February 28, 2014 / 3:00 PM / 4 years ago

Obama to preach unity to Democrats at winter meeting

By Steve Holland
    WASHINGTON, Feb 28 (Reuters) - President Barack Obama on
Friday will lay out his approach to electing fellow Democrats in
congressional campaigns this year as his party tries to overcome
stiff headwinds brought about at least in part due to his
signature healthcare law.
    The president will address the winter meeting of the
Democratic National Committee with the aim of maintaining a
spirit of unity among party activists. Democrats are trying to
face down emboldened Republicans who see a chance of capturing
the Senate and building on their majority in the House of
    All 435 members of the House and a third of the 100-member
Senate are up for grabs in November elections.
    Obama will make the case that there are still items on his
agenda that he would like to see approved in an election year.
Immigration reform stands out as one top item the president
would like despite tough odds.
    But he will also use his drive early this year to promote
policies to create jobs for the middle class as an election-year
appeal for voters to support Democrats. He will argue that
Democrats stand for "opportunity for all" versus Republicans who
stand for wealthier people, a White House aide said.
    "Congressional Republicans want to cut education, restore
free rein to the powerful interests in Washington, and give more
tax breaks to those at the very top -- because they believe
prosperity will trickle down to everyone else. But we know that
doesn't work," the aide said.
    Obama faces a difficult challenge. The party that controls
the White House in these so-called "midterm" elections typically
loses seats in Congress. 
    A warning sign for Democrats is his overall approval rating,
43 percent, according to an average of recent polls by the Real
Clear Politics website. His popularity has suffered as a result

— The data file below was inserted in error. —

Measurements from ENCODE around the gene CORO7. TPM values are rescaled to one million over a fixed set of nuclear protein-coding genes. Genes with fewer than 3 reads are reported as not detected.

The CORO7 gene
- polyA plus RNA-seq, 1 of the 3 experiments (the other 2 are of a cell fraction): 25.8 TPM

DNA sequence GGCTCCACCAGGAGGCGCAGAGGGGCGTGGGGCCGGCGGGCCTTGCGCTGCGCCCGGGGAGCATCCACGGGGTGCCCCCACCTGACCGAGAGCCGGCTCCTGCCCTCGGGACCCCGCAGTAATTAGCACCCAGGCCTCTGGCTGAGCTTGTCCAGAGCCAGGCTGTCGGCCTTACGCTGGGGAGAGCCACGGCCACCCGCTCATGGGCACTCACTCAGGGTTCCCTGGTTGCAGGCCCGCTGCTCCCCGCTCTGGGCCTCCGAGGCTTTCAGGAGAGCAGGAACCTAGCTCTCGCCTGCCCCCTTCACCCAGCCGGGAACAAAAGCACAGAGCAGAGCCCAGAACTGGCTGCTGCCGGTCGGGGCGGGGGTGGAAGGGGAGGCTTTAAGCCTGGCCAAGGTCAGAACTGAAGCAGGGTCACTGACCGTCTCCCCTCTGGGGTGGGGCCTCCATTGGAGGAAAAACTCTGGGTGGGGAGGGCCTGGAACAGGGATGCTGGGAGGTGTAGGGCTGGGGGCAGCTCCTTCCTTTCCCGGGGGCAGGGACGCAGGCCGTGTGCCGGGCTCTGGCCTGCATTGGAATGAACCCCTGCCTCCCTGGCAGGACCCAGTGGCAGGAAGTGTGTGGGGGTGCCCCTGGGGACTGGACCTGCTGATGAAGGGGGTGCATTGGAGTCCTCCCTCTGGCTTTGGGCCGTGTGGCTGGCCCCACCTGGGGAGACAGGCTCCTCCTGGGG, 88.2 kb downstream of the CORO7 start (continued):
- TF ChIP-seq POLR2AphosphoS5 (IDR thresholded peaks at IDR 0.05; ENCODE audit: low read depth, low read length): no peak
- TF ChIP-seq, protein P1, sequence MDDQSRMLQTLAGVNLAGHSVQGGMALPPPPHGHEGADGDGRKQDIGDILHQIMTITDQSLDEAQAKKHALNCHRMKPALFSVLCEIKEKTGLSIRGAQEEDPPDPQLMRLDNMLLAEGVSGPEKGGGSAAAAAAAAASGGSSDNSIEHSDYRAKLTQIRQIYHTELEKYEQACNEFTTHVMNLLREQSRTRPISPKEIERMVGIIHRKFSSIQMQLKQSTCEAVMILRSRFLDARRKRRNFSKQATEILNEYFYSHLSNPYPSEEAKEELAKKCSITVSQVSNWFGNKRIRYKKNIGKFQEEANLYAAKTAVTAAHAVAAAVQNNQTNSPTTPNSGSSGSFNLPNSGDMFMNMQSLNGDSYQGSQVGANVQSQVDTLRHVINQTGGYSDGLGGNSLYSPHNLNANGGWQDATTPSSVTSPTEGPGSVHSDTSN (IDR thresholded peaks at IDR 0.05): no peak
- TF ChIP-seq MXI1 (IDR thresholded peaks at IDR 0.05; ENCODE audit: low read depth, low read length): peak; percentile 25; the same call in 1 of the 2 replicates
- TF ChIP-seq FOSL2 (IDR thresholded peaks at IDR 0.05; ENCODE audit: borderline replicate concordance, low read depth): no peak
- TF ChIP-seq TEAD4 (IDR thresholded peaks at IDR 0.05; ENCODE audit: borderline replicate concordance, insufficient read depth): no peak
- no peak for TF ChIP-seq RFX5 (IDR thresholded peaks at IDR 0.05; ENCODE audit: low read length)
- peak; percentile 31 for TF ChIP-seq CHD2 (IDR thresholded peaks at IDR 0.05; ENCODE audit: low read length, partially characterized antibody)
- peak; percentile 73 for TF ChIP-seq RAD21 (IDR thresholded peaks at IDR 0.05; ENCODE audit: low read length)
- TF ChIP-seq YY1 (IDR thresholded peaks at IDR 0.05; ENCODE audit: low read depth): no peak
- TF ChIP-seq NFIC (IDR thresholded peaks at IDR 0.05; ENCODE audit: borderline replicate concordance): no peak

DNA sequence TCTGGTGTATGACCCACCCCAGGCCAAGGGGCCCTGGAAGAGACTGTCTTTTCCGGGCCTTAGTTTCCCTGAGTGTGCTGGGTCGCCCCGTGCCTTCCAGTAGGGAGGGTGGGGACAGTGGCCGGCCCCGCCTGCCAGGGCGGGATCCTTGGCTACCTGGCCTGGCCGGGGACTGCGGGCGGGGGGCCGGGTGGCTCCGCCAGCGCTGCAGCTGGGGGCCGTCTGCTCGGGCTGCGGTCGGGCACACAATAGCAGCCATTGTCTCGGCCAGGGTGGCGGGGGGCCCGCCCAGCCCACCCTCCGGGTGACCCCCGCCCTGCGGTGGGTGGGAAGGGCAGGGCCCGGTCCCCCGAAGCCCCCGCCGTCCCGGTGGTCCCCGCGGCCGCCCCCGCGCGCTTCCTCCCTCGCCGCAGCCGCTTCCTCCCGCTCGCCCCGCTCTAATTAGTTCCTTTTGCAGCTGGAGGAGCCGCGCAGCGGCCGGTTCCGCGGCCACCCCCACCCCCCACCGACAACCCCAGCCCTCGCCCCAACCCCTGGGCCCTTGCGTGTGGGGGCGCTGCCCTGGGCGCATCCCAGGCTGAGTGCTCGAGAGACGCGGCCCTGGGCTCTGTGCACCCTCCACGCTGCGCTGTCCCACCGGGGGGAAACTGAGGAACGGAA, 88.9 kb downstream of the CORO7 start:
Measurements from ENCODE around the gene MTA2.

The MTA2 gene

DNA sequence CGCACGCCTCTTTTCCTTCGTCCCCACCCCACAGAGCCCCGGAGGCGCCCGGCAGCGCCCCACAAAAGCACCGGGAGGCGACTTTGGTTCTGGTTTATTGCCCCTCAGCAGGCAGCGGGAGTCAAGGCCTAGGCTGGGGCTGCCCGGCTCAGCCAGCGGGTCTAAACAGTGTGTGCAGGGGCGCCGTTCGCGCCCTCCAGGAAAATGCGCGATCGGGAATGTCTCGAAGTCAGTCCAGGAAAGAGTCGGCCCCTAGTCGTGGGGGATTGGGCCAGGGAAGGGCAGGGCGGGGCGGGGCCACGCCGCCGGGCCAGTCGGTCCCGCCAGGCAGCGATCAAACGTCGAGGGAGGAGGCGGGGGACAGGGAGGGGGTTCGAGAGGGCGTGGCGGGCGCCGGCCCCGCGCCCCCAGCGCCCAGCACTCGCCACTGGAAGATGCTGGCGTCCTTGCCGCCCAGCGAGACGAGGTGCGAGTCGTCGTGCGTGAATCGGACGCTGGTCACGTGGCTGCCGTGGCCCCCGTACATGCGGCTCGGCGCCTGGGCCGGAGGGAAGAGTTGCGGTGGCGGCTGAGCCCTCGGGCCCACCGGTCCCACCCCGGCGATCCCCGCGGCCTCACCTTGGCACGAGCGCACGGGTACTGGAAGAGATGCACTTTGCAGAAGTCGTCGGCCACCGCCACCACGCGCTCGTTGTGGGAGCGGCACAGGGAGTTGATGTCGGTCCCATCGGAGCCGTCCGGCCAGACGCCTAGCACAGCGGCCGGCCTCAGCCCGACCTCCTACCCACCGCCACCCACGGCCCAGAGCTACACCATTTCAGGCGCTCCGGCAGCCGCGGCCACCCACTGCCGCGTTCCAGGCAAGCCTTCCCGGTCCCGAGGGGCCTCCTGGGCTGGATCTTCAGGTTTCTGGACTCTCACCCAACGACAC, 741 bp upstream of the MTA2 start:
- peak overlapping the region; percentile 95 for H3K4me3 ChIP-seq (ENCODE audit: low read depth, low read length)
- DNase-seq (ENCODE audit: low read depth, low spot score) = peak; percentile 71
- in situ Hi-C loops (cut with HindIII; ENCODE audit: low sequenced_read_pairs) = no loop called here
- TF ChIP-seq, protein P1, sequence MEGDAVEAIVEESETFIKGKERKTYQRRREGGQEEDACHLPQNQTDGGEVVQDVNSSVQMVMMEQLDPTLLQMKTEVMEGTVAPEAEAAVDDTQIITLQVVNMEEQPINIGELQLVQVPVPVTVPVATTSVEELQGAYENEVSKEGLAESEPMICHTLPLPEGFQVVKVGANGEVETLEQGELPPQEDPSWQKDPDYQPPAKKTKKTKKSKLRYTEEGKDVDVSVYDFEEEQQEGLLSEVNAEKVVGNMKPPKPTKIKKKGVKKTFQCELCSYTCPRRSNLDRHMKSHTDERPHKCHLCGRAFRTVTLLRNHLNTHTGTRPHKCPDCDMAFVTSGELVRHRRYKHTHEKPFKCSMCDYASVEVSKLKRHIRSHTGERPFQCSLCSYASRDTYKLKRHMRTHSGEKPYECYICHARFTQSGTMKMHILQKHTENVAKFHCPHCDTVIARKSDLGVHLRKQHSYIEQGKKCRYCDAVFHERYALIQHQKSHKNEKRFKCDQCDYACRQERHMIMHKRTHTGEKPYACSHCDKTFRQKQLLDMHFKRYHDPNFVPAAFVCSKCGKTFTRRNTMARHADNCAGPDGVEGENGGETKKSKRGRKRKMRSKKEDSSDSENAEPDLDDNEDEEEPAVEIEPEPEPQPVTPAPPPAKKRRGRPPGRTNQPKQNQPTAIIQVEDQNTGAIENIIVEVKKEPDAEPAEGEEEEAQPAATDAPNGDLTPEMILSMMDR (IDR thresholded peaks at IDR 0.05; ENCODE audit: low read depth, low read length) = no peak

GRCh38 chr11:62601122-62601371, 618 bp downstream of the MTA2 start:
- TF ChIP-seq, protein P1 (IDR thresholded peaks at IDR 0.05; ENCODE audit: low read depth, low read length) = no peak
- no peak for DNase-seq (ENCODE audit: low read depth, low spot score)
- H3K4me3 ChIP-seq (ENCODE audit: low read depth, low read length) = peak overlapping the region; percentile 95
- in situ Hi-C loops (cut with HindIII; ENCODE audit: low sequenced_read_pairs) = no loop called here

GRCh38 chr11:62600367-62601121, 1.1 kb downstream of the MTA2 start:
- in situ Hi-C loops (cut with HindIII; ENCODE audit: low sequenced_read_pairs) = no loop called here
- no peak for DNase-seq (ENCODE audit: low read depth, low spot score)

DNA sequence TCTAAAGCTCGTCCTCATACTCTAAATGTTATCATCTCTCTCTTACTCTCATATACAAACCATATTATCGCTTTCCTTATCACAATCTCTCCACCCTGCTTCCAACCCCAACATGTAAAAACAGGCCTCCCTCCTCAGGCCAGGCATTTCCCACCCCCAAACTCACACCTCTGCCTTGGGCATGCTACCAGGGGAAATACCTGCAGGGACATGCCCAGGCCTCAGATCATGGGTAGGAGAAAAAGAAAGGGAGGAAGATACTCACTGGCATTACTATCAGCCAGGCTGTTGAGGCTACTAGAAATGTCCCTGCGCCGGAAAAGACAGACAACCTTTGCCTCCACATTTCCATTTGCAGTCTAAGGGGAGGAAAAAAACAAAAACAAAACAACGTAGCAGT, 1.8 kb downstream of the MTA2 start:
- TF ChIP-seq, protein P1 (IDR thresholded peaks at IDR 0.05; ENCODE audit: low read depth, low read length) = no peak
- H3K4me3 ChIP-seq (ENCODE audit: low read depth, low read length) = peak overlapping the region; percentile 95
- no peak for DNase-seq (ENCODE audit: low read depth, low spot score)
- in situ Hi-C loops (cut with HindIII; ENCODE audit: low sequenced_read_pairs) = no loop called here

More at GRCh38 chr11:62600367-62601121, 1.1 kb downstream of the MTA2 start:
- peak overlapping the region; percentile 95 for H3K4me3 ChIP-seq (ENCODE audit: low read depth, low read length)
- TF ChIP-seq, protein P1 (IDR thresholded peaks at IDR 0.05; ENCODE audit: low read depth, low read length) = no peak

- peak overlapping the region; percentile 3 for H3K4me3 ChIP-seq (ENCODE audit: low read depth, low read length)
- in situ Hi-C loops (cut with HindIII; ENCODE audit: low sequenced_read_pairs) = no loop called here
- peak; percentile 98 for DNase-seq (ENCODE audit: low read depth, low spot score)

of the disastrous rollout of his healthcare law in October.
    While the president is expected to travel widely this year
on behalf of his party, the White House acknowledges that Obama
will steer clear of Republican-leaning states where his presence
would not help.
    "The president's political goal is to win as many seats up
and down the ballot as possible. We recognize it doesn't make
sense to have a sitting Democratic president campaign in some of
these redder states," the White House aide said.
   The White House approach is not "where can we campaign" but
instead is "how can we help," the aide said.
    Twice elected president with overwhelming financial support,
Obama will engage in a sweeping effort to raise money for
Democratic candidates.
     He plans to headline 30 fundraisers through June, 18 of the
DNC and 12 for party money-raising arms for House, Senate and
gubernatorial candidates, the aide said.
    In addition, Obama will commit to attending events for House
and Senate Super PAC, an organization that pools campaign
donations and uses the money to campaign for or against a
    Obama has spent much of the early part of this year pushing
for action in areas to help the middle class, such as raising
the minimum wage. This has the effect of creating a narrative
for Democrats to run on.

 (Reporting By Steve Holland;editing by Sofina Mirza-Reid)
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